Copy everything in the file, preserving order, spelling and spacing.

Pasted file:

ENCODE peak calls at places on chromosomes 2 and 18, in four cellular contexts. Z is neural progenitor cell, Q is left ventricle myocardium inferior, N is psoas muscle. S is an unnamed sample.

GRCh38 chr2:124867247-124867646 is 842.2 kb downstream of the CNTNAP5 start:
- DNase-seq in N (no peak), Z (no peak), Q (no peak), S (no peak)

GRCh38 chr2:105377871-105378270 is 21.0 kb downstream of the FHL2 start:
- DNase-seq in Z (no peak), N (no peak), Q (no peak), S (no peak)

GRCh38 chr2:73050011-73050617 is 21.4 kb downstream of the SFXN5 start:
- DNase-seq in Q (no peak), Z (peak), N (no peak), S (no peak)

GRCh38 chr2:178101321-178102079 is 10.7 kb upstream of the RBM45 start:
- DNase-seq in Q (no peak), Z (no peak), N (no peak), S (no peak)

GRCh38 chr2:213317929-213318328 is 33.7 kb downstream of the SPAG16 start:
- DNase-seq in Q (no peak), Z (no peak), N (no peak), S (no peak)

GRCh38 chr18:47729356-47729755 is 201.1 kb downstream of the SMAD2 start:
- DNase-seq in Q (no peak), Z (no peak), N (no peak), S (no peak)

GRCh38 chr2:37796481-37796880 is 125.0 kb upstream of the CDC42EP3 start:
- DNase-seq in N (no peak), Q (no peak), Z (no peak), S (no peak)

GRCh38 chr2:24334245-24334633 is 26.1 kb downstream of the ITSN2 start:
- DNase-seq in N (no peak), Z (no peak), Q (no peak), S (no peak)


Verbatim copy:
ENCODE peak calls at places on chromosomes 2 and 18, in four cellular contexts. Z is neural progenitor cell, Q is left ventricle myocardium inferior, N is psoas muscle. S is an unnamed sample.

GRCh38 chr2:124867247-124867646 is 842.2 kb downstream of the CNTNAP5 start:
- DNase-seq in N (no peak), Z (no peak), Q (no peak), S (no peak)

GRCh38 chr2:105377871-105378270 is 21.0 kb downstream of the FHL2 start:
- DNase-seq in Z (no peak), N (no peak), Q (no peak), S (no peak)

GRCh38 chr2:73050011-73050617 is 21.4 kb downstream of the SFXN5 start:
- DNase-seq in Q (no peak), Z (peak), N (no peak), S (no peak)

GRCh38 chr2:178101321-178102079 is 10.7 kb upstream of the RBM45 start:
- DNase-seq in Q (no peak), Z (no peak), N (no peak), S (no peak)

GRCh38 chr2:213317929-213318328 is 33.7 kb downstream of the SPAG16 start:
- DNase-seq in Q (no peak), Z (no peak), N (no peak), S (no peak)

GRCh38 chr18:47729356-47729755 is 201.1 kb downstream of the SMAD2 start:
- DNase-seq in Q (no peak), Z (no peak), N (no peak), S (no peak)

GRCh38 chr2:37796481-37796880 is 125.0 kb upstream of the CDC42EP3 start:
- DNase-seq in N (no peak), Q (no peak), Z (no peak), S (no peak)

GRCh38 chr2:24334245-24334633 is 26.1 kb downstream of the ITSN2 start:
- DNase-seq in N (no peak), Z (no peak), Q (no peak), S (no peak)